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dc.contributor.advisorMathiesen, Kristy K.en
dc.contributor.authorPittner, Katherineen
dc.creatorPittner, Katherineen
dc.date.accessioned2017-06-21T16:27:12Z
dc.date.available2017-06-21T16:27:12Z
dc.date.issued2017
dc.identifier.urihttp://hdl.handle.net/10150/624303
dc.description.abstractIn the last five years, Amazon's Kindle Direct Publishing (KDP) store has flourished, allowing entrepreneurs and authors to upload their works for sale to Amazon's worldwide audience. The self-published works that dominate the KDP store are fiction, but local histories and memoirs have also found their way to Amazon. Many of these books are non-traditional histories; they are amateur works on community and family stories, memoirs, and life writing. This new and egalitarian historical production has considerable implications for public historians, librarians, and archivists. How it will impact or change the creation of the historical record and influence the field of history remains to be seen. This research project and its accompanying dissertation will situate some of these histories in their greater historiographical field by conducting a close reading of each, and it will utilize microhistorical methodology and standpoint theory to analyze their significance. While there have been some initial quantitative analyses of self-publishing (Dilevko and Dali, 2006; Bradley et al, 2011), no studies have conducted close readings of these texts or explored their content and subject matter in an in-depth way. This study will ultimately argue that many of these self-published works have a place in the public sphere as useful pieces of intimate, personal, and sometimes firsthand knowledge of past events, and that they should be studied as important and new styles of historical production. As records of a uniquely 21st century outlook, they offer future generations insight into American experiences from ordinary people who were previously unable to publish their thoughts, stories, and ideas without considerable financial cost to themselves, and who have now taken advantage of new technological products and publication formats to share the histories they deemed important enough to write. Further, these new technologies and KDP have facilitated a kind of "People's" expression that has and will continue to change the History of the Book.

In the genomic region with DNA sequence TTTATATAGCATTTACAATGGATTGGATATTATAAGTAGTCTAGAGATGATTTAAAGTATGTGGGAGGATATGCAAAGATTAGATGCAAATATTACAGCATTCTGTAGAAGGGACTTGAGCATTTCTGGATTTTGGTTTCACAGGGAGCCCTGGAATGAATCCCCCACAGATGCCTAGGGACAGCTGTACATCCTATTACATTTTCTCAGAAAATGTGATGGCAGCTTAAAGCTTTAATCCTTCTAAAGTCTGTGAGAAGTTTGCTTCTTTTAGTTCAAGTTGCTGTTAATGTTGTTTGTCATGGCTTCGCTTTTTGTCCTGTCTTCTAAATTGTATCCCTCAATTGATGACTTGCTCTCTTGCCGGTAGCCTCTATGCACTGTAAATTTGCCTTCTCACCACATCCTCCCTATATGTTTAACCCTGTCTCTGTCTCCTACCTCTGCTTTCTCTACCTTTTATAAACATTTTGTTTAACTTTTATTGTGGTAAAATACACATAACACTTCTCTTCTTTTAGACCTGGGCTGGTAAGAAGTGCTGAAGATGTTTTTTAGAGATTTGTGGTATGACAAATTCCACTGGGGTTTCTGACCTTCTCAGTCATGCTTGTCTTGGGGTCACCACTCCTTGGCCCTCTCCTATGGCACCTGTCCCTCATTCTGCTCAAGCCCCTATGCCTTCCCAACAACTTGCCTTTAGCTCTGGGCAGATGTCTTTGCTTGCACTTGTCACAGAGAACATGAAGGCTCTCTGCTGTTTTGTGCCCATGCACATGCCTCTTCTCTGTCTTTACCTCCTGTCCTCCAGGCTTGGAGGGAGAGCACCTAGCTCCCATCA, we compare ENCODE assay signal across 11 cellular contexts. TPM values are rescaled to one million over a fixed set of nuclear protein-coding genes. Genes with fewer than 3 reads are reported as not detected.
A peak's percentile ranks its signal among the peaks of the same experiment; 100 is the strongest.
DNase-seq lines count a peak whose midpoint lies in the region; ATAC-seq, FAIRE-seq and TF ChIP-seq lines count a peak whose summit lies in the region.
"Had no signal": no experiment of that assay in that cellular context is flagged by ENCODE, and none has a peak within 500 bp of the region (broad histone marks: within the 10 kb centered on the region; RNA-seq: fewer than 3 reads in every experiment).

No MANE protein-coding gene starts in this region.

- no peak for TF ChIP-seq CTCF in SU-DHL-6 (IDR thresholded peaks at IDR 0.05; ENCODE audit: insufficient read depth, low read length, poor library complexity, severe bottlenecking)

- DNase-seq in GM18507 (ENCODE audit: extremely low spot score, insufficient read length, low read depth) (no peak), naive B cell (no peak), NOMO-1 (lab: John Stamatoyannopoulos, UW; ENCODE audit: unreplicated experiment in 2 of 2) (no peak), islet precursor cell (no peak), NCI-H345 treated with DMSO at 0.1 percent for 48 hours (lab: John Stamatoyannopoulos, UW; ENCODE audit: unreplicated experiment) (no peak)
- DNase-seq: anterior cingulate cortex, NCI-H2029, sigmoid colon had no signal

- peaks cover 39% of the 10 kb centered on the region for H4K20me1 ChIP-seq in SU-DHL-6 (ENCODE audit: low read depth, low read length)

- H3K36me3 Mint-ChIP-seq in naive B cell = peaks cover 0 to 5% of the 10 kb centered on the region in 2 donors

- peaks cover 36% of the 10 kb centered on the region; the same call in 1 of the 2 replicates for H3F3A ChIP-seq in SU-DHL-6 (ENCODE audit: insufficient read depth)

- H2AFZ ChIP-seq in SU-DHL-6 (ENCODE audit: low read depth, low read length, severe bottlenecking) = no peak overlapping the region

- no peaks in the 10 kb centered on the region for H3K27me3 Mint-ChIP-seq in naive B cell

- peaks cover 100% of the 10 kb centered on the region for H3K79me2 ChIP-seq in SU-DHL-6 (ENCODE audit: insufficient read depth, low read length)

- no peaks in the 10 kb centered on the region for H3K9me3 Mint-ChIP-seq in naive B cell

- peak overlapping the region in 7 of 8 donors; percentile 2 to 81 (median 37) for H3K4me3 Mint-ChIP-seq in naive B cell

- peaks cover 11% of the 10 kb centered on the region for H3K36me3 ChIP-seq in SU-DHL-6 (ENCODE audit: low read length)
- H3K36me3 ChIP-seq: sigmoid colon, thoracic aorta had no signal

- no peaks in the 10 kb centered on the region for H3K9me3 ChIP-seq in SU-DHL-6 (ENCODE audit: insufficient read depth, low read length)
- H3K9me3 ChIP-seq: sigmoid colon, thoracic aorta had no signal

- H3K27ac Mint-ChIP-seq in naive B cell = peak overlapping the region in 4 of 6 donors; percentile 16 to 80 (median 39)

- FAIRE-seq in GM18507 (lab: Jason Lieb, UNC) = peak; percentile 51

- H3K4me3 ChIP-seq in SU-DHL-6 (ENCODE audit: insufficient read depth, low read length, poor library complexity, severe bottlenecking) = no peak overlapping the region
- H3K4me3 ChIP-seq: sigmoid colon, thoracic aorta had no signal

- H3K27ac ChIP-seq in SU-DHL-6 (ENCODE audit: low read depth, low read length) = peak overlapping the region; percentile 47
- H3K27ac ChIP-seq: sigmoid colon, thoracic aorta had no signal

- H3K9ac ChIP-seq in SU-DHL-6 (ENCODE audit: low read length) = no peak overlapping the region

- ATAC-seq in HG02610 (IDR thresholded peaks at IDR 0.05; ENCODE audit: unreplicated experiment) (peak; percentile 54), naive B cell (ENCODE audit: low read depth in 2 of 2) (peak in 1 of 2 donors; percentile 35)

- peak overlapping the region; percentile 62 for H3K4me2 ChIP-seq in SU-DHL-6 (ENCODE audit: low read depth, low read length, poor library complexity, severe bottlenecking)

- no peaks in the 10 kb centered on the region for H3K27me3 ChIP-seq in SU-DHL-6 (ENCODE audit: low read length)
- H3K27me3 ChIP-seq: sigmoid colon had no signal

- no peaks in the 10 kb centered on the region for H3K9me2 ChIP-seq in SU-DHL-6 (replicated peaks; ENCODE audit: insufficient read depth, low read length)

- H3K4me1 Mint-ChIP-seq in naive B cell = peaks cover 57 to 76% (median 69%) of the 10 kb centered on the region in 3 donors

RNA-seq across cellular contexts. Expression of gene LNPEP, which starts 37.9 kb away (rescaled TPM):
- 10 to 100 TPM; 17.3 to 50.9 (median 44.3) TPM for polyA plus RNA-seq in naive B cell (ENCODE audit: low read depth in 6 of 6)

dc.language.isoen_USen
dc.publisherThe University of Arizona.en
dc.rightsCopyright © is held by the author. Digital access to this material is made possible by the University Libraries, University of Arizona. Further transmission, reproduction or presentation (such as public display or performance) of protected items is prohibited except with permission of the author.en
dc.subjectHistory of the Booken
dc.titleCircumventing the Gatekeepers: A Consideration of Selected Self-Published Histories in the United States, 2010-2015en_US
dc.typetexten
dc.typeElectronic Dissertationen
thesis.degree.grantorUniversity of Arizonaen
thesis.degree.leveldoctoralen
dc.contributor.committeememberMathiesen, Kristy K.en
dc.contributor.committeememberHeidorn, P. Bryanen
dc.contributor.committeememberBrooks, Catherine F.en
thesis.degree.disciplineGraduate Collegeen
thesis.degree.disciplineInformationen
thesis.degree.namePh.D.en
refterms.dateFOA2018-06-16T01:20:24Z
html.description.abstractIn the last five years, Amazon's Kindle Direct Publishing (KDP) store has flourished, allowing entrepreneurs and authors to upload their works for sale to Amazon's worldwide audience. The self-published works that dominate the KDP store are fiction, but local histories and memoirs have also found their way to Amazon. Many of these books are non-traditional histories; they are amateur works on community and family stories, memoirs, and life writing. This new and egalitarian historical production has considerable implications for public historians, librarians, and archivists. How it will impact or change the creation of the historical record and influence the field of history remains to be seen. This research project and its accompanying dissertation will situate some of these histories in their greater historiographical field by conducting a close reading of each, and it will utilize microhistorical methodology and standpoint theory to analyze their significance. While there have been some initial quantitative analyses of self-publishing (Dilevko and Dali, 2006; Bradley et al, 2011), no studies have conducted close readings of these texts or explored their content and subject matter in an in-depth way. This study will ultimately argue that many of these self-published works have a place in the public sphere as useful pieces of intimate, personal, and sometimes firsthand knowledge of past events, and that they should be studied as important and new styles of historical production. As records of a uniquely 21st century outlook, they offer future generations insight into American experiences from ordinary people who were previously unable to publish their thoughts, stories, and ideas without considerable financial cost to themselves, and who have now taken advantage of new technological products and publication formats to share the histories they deemed important enough to write. Further, these new technologies and KDP have facilitated a kind of "People's" expression that has and will continue to change the History of the Book.


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